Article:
This past week Wheaton College, my alma mater, placed Dr. Larycia Hawkins, associate professor of political science, on administrative leave pending the outcome of an investigation into her comments about Muslims and Christians worshipping the same God.
For those of you who may not be aware, Wheaton College is an evangelical Christian institution that requires all members of it's faculty and staff, along with all students, to sign a document indicating agreement with it's Statement of Faith.
In my (admittedly limited) experience, Wheaton tends to take what you might term a strict constructionist approach to its Statement of Faith with professors, and a more lenient approach with students. In other words, Wheaton would not prohibit a student from enrolling based on a minor theological dispute or discrepancy, but it would likely remove a professor for one. (If you're interested, you can read more about the situation with Dr. Joshua Hochshield.)
We could argue about Wheaton's strict constructionist approach to its Statement of Faith if we wanted to, but the fact is that it exists.
So what about Dr. Hawkins and her statement that Muslims and Christians worship the same God? Does it conflict with Wheaton College's statements about God?
Take a look at both of them:
|Larycia Hawkins||Wheaton College|
I don't love my Muslim neighbor because s/he is American.
I love my Muslim neighbor because s/he deserves love by virtue of her/his human dignity.
I stand in human solidarity with my Muslim neighbor because we are formed of the same primordial clay, descendants of the same cradle of humankind--a cave in Sterkfontein, South Africa that I had the privilege to descend into to plumb the depths of our common humanity in 2014.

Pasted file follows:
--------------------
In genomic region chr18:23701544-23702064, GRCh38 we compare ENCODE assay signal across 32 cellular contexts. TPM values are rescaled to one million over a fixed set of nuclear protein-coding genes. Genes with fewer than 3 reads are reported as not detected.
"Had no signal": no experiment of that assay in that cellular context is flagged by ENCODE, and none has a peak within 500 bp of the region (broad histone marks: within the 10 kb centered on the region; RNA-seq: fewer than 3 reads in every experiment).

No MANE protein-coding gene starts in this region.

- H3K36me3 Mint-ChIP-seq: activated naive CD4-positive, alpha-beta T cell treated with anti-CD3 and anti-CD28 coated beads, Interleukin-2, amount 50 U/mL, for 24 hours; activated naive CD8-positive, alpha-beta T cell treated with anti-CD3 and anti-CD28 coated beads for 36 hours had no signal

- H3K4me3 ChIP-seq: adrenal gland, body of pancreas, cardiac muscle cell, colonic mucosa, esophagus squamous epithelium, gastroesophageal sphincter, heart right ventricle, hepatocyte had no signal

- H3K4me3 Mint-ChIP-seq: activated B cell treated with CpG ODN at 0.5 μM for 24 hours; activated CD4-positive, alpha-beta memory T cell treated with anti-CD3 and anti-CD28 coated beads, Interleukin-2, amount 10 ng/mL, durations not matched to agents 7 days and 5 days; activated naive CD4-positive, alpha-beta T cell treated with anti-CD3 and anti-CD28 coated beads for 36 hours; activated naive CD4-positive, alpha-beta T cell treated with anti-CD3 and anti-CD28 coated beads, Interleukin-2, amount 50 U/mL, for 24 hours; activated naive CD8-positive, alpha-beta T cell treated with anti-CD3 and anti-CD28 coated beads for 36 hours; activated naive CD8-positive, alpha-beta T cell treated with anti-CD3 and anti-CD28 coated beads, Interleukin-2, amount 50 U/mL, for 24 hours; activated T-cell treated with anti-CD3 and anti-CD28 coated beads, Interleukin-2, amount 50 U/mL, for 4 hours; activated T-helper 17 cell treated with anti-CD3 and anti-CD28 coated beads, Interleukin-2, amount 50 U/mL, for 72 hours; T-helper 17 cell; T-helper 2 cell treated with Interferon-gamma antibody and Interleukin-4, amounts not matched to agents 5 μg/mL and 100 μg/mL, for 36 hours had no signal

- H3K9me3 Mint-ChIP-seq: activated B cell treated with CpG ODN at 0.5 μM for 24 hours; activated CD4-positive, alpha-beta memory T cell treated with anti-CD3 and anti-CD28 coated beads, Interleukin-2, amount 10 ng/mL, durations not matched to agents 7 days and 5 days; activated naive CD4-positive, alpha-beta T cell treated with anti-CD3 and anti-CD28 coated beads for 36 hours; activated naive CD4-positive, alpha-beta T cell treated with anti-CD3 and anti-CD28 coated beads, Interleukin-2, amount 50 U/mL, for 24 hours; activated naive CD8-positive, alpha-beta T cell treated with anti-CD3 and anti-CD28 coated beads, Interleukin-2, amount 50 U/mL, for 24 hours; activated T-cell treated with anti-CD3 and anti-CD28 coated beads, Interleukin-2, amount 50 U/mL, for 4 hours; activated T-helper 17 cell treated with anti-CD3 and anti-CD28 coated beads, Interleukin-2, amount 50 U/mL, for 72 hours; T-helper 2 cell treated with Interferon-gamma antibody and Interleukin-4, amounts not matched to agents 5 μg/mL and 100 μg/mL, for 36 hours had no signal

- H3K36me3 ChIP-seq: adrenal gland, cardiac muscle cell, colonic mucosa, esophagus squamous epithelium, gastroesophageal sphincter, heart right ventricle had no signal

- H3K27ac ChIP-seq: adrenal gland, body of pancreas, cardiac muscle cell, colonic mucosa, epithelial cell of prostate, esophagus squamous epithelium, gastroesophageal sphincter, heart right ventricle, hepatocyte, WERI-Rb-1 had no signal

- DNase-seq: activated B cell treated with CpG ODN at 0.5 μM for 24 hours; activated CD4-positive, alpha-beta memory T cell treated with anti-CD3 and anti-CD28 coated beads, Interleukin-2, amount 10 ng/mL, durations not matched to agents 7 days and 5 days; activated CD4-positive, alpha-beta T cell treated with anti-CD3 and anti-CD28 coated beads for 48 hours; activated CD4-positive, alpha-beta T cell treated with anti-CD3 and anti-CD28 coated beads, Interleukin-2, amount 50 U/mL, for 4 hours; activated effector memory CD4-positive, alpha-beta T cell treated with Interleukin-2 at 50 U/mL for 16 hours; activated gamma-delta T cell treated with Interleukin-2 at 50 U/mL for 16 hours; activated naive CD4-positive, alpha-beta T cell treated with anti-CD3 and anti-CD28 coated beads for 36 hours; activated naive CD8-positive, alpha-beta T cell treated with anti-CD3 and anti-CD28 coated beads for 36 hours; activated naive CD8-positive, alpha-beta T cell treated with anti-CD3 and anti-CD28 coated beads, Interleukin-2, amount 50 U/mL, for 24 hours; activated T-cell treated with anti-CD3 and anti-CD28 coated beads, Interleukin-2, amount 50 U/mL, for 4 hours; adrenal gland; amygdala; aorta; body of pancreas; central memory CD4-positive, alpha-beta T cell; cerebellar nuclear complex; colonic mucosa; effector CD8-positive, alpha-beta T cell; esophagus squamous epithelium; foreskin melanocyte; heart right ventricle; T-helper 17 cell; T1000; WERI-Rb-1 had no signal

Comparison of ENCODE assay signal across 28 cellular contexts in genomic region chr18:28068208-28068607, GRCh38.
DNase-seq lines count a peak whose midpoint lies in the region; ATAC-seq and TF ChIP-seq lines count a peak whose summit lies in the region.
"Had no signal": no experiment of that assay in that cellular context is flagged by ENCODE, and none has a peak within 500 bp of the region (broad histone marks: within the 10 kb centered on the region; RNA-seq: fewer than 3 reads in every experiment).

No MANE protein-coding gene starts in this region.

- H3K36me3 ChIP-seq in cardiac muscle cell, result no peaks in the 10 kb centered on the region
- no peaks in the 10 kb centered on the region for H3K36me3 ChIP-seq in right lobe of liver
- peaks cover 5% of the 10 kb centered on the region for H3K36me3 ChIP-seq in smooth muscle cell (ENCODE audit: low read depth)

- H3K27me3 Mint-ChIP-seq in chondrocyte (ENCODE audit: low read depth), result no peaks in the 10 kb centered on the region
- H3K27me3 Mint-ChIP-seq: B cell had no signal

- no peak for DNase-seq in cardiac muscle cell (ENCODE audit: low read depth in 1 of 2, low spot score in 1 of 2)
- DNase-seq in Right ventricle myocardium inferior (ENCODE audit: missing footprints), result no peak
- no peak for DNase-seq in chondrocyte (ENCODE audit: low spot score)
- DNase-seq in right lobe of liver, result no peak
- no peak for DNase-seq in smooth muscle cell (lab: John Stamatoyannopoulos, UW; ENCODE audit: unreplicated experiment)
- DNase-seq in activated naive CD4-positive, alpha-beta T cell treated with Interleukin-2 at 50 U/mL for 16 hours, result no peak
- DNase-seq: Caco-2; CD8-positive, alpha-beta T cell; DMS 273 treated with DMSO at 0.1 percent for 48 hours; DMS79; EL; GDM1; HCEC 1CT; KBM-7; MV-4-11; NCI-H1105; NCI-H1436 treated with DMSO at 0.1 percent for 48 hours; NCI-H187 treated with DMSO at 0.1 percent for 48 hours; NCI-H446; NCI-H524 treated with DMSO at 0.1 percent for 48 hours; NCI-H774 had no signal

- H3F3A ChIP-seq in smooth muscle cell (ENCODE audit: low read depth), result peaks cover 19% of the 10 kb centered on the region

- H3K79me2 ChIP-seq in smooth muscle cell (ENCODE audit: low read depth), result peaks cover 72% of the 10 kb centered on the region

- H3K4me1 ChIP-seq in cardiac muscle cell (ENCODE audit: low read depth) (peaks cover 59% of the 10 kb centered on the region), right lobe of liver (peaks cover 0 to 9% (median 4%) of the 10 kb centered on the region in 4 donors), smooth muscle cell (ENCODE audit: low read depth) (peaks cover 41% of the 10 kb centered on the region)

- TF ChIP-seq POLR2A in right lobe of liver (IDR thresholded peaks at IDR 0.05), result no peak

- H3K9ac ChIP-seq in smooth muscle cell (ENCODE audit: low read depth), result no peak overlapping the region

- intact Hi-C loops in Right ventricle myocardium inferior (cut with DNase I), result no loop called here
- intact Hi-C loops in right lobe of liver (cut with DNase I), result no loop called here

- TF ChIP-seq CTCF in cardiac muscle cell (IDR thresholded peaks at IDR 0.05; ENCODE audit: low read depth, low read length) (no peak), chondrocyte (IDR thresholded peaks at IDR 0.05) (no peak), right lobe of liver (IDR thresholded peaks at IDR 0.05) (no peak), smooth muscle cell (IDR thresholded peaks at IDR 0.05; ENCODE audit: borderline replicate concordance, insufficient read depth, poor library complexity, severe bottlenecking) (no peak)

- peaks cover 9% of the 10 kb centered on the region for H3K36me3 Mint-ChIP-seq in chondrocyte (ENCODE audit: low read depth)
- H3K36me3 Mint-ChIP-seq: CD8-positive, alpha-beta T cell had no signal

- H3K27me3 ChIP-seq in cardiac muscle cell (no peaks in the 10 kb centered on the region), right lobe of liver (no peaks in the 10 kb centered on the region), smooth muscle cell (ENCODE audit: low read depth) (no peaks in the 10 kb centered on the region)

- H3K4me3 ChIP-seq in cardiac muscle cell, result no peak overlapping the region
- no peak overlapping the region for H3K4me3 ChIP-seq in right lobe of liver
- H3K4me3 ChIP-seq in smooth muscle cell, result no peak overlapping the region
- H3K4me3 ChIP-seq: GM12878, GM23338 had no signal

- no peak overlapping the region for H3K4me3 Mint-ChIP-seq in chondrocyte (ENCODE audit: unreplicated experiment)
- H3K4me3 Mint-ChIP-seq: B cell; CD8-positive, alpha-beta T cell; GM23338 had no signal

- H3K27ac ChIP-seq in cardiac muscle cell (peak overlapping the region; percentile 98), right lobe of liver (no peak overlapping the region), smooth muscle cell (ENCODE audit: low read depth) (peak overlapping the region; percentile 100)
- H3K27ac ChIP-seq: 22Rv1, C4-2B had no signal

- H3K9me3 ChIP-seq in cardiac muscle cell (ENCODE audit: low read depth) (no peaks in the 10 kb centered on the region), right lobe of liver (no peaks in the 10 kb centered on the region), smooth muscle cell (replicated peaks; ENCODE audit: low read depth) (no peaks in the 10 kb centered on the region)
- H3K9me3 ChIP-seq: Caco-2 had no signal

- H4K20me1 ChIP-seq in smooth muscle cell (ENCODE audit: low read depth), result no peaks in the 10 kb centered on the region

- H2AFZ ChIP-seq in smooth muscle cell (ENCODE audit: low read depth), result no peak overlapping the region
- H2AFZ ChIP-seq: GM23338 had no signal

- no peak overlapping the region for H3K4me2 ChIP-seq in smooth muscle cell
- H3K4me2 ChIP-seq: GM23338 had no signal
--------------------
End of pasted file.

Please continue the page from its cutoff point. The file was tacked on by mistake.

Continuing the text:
I stand in religious solidarity with Muslims because they, like me, a Christian, are people of the book. And as Pope Francis stated last week, we worship the same God.
WE BELIEVE in one sovereign God, eternally existing in three persons: the everlasting Father, His only begotten Son, Jesus Christ our Lord, and the Holy Spirit, the giver of life; and we believe that God created the Heavens and the earth out of nothing by His spoken word, and for His own glory.
WE BELIEVE that Jesus Christ was conceived by the Holy Spirit, born of the Virgin Mary, was true God and true man, existing in one person and without sin; and we believe in the resurrection of the crucified body of our Lord, in His ascension into heaven, and in His present life there for us as Lord of all, High Priest, and Advocate.
So do Christians and Muslims worship the same God? Yes... and no.
To conflate the Islamic and Christian understandings of God is to do a disservice to both faiths. Each of them ascribes different characteristics to God and believes God desires to be worshipped in very different ways.
But believing different things about God does not necessarily mean that they believe in different gods.
Consider this scenario.